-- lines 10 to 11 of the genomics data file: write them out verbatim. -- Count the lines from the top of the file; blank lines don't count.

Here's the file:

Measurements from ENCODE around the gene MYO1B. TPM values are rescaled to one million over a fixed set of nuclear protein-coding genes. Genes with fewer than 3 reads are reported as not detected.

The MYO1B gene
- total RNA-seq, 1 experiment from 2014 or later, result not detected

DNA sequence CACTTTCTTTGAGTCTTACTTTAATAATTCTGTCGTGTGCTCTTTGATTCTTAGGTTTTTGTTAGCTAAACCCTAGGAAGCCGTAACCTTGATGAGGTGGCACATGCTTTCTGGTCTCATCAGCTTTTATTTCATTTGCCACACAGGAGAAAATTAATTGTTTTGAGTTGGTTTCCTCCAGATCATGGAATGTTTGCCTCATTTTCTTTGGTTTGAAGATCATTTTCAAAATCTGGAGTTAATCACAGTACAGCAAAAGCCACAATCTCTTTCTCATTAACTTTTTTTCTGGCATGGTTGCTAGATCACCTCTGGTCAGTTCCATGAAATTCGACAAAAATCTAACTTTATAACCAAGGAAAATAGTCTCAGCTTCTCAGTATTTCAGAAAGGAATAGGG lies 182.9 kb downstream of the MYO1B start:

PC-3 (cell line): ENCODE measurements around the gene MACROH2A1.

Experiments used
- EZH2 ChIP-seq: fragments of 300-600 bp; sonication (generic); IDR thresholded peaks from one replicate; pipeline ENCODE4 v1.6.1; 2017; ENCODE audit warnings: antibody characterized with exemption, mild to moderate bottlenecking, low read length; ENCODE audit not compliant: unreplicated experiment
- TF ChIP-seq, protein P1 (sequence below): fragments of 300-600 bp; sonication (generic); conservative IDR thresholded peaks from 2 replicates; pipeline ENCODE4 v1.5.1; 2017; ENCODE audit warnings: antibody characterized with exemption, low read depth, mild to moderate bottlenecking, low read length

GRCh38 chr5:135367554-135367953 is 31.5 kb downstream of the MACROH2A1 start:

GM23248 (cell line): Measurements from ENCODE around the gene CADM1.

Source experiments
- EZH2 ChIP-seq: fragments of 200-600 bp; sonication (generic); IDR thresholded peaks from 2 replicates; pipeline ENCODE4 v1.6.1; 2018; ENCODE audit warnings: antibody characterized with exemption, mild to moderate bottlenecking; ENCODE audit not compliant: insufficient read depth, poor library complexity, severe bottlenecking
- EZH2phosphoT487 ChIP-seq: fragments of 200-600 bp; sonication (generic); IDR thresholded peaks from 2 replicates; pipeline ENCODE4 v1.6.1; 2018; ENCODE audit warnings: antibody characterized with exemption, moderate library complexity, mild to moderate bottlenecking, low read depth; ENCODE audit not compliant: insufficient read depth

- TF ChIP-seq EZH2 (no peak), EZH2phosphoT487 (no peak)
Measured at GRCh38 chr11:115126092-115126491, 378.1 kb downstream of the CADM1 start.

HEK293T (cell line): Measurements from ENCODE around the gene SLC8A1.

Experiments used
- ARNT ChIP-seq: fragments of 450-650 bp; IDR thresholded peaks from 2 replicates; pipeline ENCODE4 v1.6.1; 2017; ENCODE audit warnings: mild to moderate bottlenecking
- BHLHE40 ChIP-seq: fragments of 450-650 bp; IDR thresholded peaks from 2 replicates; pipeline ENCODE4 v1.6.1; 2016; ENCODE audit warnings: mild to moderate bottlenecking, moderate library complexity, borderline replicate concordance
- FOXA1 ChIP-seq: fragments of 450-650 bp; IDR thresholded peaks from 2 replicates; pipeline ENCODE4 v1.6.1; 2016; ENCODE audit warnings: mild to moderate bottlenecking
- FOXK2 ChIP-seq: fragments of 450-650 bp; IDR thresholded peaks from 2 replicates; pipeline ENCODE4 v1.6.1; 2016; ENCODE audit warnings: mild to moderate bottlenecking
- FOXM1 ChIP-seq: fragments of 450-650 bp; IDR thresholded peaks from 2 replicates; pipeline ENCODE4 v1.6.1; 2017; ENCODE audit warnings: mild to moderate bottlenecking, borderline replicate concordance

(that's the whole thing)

GM23248 (cell line): Measurements from ENCODE around the gene CADM1.

Source experiments